I'd like to discuss a key stretching algorithm for symmetric encryption for secure file exchange with pre-shared keywords.

My idea is to use an intermediate key and two different salt where the final key hash will be computed in two separate hashing sessions but additionally inside each hashing session the salt will be altered also by a special function, in the example Python listing below just two simple byte swap of hash values followed by a bit-wise exclusive or calculation in order to generate a "rolling" salt.

Secondly I introduce an additional verification hash (V_h) so that we would have an early notice if the ciphertext was tampered somehow or the keyword was wrong if V_h and V_h' don't match and we can stop any further decryption at this point.

Finally the plaintext authentication hash (P_h) is included within the encrypted message and unknown until the complete decryption process was successful.

Based on common knowledge about salting passwords and due to the second salt, the intermediate key, the excessive use of cascaded hashing and the "rolling" salt the finally computed derived key should be quite strong if a good pre-shared key as input is chosen, which I consider should at least have 40 bit of entropy.

Code:========== (Notation) ========== H Hash Function (SHA-256) E Encrypt/Decrypt Function K pre-shared Key K_h Hash of pre-shared Key iK intermediate Key (256 bit) dK derived Key (512 bit) for Encryption/Decryption P Plaintext P_h Hash of Plaintext C Ciphertext C_m Ciphermessage R Random Value S_1 Salt S_2 Salt tS temporary Salt inside Hash Iteration Loop V_h Verification Hash i Hashing Iteration to define Costs || Concatenating Strings ^ Bit-wise exclusive-or of two Byte Values (XOR) .eq. equal .neq. not equal F Function to calculate a new temporary "rolling" Salt Where (F) take (S_1) or H(S_2||tS) once as first parameter before the iteration loop, then the resulting (tS) # before the first iteration loop tS = S_1 # inside the first iteration loop for (0 to i): iK = H(tS || H(iK || K_h)) tS = F(tS,iK,K_h) # before the second iteration loop tS = H(S_2 || tS) # inside the second iteration loop for (0 to i): dK = H(tS || H(dK || iK || K_h)) tS = F(tS,dK,iK) # build the final 512 bit dK dK = H(dK) || H(dK || iK) The function (F) itself is building a new salt value (tS) out of the hash hex strings of (tS), (iK), (K_H) and (dK) which is hashed on return. It could be seen like a new pseudo-random value used as a new salt. Of course (F) could be changed in a more complex function if desired and it offers plenty of room for modification and/or extension. The function (F) works for example as follows F(tS, iK, K_h): # split hash in arrays of byte for (i=0 to length H): h1[i] = byte(tS) h2[i] = byte(iK) hk[i] = byte(K_h) # shuffle byte array h1 based on h2 for (i=0 to length H): j = int(h2[i]) mod(length H) swap(h1[i], h1[j]) # shuffle byte array h2 based on hk for (i=0 to length H): j = int(hk[i]) mod(length H) swap(h2[i], h2[j]) return H(h1 ^ h2) ============ (Encryption) ============ S_1 = H(timestamp || R) S_2 = H(timestamp || R || P_h) K_h = H(K) tS = S_1 iK = H(F(tS,iK,K_h) || H(iK || K_h), i) tS = H(S_2 || tS) dK = H(H(F(tS,dK,iK) || H(dK || iK || K_h), i)) || H(dK || iK) V_h = H(iK) P_h = H(P) C = E(V_h || P_h || P, dK) C_m = (S_1 || S_2 || i || C) ============ (Decryption) ============ K_h = H(K) tS = S_1 iK = H(F(tS,iK,K_h) || H(iK || K_h), i) tS = H(S_2 || tS) dK = H(H(F(tS,dK,iK) || H(dK || iK || K_h), i)) || H(dK || iK) V_h = H(iK) V_h'= E(C<1..32>byte, dK) <== if (V_h' .neq. V_h) stop Decryption[*] P_h'= E(C<33..64>byte, dK) P = E(C<65...>byte, dK) P_h = H(P) <== if (P_h' .eq. P_h) then P is untampered [*] At this point a cipher application could ask the user for a new keyword.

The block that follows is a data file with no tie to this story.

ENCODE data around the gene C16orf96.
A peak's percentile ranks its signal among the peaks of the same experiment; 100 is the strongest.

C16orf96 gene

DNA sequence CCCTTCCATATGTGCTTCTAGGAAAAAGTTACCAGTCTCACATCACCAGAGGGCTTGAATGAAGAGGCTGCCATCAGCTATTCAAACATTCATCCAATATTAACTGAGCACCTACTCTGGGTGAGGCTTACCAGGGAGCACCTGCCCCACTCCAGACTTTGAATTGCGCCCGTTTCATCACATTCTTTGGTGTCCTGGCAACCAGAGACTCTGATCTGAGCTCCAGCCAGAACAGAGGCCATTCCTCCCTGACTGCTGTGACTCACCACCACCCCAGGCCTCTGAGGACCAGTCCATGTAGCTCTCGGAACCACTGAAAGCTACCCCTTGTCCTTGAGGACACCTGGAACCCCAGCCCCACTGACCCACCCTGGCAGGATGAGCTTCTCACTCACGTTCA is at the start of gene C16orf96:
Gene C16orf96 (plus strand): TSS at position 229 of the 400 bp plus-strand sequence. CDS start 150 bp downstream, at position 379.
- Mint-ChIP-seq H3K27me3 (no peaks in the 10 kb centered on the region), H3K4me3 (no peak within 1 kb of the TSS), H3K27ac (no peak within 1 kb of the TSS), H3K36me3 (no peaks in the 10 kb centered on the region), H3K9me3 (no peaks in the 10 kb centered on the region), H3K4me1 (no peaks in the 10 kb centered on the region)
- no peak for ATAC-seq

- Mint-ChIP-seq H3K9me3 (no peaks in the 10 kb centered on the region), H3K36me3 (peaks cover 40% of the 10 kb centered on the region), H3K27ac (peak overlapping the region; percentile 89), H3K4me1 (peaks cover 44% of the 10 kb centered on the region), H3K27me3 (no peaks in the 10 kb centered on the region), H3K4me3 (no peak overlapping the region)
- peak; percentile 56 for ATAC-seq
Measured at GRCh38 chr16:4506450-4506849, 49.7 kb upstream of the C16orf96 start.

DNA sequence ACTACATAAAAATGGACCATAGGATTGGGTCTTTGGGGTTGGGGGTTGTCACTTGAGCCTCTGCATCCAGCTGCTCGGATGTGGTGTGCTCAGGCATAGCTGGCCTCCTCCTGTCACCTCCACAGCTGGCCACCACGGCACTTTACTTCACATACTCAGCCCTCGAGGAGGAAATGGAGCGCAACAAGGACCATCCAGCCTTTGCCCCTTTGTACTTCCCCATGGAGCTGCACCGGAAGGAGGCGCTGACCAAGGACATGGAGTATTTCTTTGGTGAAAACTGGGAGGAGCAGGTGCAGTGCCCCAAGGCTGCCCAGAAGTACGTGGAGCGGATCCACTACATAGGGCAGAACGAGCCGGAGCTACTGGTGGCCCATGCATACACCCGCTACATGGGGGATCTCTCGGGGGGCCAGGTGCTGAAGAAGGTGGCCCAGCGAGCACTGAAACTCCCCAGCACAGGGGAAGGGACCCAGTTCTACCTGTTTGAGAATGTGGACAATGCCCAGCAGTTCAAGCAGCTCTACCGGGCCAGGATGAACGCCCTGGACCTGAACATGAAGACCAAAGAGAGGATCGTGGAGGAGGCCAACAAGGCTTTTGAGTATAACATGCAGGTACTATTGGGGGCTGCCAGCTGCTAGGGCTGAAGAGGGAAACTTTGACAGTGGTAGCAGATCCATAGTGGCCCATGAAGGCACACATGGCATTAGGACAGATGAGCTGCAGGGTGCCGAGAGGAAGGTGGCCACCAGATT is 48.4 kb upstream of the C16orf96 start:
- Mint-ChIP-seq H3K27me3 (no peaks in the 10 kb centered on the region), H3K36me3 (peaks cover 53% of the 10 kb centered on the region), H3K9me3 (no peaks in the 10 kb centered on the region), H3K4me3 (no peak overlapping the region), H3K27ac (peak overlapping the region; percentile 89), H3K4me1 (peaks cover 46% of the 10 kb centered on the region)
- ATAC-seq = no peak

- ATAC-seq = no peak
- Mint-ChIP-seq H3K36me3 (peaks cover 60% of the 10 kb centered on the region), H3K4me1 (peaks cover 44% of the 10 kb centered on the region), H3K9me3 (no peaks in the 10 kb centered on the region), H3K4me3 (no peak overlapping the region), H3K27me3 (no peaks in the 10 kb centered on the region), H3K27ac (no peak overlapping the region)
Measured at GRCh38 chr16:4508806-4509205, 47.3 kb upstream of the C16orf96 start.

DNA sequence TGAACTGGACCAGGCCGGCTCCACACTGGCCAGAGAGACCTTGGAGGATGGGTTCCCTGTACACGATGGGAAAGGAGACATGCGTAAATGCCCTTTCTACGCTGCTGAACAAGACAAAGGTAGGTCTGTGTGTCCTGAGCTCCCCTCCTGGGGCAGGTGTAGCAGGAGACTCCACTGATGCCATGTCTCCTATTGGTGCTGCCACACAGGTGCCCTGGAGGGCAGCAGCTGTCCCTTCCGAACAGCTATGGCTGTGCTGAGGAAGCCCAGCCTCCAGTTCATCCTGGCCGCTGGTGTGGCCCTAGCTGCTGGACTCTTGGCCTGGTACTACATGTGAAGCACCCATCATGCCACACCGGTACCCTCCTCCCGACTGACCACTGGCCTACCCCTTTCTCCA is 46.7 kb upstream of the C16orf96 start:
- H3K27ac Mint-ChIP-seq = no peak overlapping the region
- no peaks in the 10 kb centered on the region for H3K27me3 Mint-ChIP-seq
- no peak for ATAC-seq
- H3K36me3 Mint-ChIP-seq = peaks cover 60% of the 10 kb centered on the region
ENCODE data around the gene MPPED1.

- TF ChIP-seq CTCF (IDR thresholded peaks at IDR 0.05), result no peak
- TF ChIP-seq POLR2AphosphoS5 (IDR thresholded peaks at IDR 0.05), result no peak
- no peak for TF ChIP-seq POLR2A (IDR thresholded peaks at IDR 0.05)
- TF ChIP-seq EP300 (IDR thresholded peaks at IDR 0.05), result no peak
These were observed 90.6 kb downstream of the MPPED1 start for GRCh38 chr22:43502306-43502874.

A complete working example listing of this algorithm/scheme in Python for generating (dK) can be found here http://www.freecx.co.uk/PKSF/PKSF_algorithm.py

I am quite convinced that the above mentioned function (F) does a good job in distorting the previous hashes and is able to generate a quite reasonable pseudo-random value as new temporary salt for each next hashing round.

One possible extension of (F) would be including a stream cipher which take (K_h) and later (iK) as key and return the hash of each 128KB stream cipher output for example.

Sure it's also possible not ot use (F) at all but the static salt S_1 and S_2 instead which might be already sufficiently strong enough.

iK = H(S_1 || H(iK || K_h), i)

dK = H(H(S_2 || H(dK || iK || K_h), i)) || H(dK || iK)

Of course I am aware that this algorithm/scheme is somehow an overkill and that there are well known and already widely accepted and implemented key stretching algorithms in use like PBKDF2 or bcrypt and I do not really believe that someone will drop them in favour of my idea, but I'd just like to share my thoughts and ideas.

Furthermore any suggestions about weaknesses or commonly known attacks regarding this scheme/algorithm would be of great help. Finally I am happy to hear your opinion at all.

Cheers,

Karl-Uwe

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